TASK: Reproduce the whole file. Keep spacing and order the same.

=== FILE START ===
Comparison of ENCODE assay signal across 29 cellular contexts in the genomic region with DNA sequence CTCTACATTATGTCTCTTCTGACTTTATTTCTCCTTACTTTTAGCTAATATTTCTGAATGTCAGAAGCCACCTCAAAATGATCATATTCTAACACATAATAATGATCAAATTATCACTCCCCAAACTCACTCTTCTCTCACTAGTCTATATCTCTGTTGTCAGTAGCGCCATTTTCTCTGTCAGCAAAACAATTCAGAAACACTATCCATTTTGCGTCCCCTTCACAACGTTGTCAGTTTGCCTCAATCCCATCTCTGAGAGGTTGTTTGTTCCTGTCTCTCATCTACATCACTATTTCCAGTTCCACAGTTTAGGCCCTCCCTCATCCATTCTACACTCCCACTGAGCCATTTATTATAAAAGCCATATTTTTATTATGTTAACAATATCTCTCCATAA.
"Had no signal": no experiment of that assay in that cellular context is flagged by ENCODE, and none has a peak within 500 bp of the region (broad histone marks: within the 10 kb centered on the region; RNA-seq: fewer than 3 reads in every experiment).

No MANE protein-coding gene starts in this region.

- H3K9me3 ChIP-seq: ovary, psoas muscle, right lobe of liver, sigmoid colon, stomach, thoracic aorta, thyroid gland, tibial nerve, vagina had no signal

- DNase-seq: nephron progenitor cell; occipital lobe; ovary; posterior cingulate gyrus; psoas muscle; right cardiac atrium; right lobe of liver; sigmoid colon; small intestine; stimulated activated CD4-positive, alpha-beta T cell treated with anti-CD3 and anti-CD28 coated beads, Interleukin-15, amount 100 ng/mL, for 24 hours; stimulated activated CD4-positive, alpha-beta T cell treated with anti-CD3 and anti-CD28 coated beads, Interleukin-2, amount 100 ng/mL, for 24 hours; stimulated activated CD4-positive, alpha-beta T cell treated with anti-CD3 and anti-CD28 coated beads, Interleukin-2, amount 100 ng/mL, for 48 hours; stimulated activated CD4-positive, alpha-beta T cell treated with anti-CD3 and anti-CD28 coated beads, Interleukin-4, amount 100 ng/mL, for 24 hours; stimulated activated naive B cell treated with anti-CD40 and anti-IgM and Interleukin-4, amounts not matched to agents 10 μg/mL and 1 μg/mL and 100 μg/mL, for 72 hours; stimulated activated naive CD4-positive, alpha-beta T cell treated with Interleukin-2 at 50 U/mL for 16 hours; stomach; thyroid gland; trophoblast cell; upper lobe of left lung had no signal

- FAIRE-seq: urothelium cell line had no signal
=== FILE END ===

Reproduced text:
Comparison of ENCODE assay signal across 29 cellular contexts in the genomic region with DNA sequence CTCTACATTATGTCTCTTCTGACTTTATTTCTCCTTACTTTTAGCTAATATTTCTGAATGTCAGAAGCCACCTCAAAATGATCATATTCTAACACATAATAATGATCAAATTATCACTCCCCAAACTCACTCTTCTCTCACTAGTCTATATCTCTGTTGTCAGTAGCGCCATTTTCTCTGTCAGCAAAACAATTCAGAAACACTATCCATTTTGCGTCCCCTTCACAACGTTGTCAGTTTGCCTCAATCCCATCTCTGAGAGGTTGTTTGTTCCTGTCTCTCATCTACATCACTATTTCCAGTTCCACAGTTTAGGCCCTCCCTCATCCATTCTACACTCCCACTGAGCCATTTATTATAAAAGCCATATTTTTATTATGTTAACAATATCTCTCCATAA.
"Had no signal": no experiment of that assay in that cellular context is flagged by ENCODE, and none has a peak within 500 bp of the region (broad histone marks: within the 10 kb centered on the region; RNA-seq: fewer than 3 reads in every experiment).

No MANE protein-coding gene starts in this region.

- H3K9me3 ChIP-seq: ovary, psoas muscle, right lobe of liver, sigmoid colon, stomach, thoracic aorta, thyroid gland, tibial nerve, vagina had no signal

- DNase-seq: nephron progenitor cell; occipital lobe; ovary; posterior cingulate gyrus; psoas muscle; right cardiac atrium; right lobe of liver; sigmoid colon; small intestine; stimulated activated CD4-positive, alpha-beta T cell treated with anti-CD3 and anti-CD28 coated beads, Interleukin-15, amount 100 ng/mL, for 24 hours; stimulated activated CD4-positive, alpha-beta T cell treated with anti-CD3 and anti-CD28 coated beads, Interleukin-2, amount 100 ng/mL, for 24 hours; stimulated activated CD4-positive, alpha-beta T cell treated with anti-CD3 and anti-CD28 coated beads, Interleukin-2, amount 100 ng/mL, for 48 hours; stimulated activated CD4-positive, alpha-beta T cell treated with anti-CD3 and anti-CD28 coated beads, Interleukin-4, amount 100 ng/mL, for 24 hours; stimulated activated naive B cell treated with anti-CD40 and anti-IgM and Interleukin-4, amounts not matched to agents 10 μg/mL and 1 μg/mL and 100 μg/mL, for 72 hours; stimulated activated naive CD4-positive, alpha-beta T cell treated with Interleukin-2 at 50 U/mL for 16 hours; stomach; thyroid gland; trophoblast cell; upper lobe of left lung had no signal

- FAIRE-seq: urothelium cell line had no signal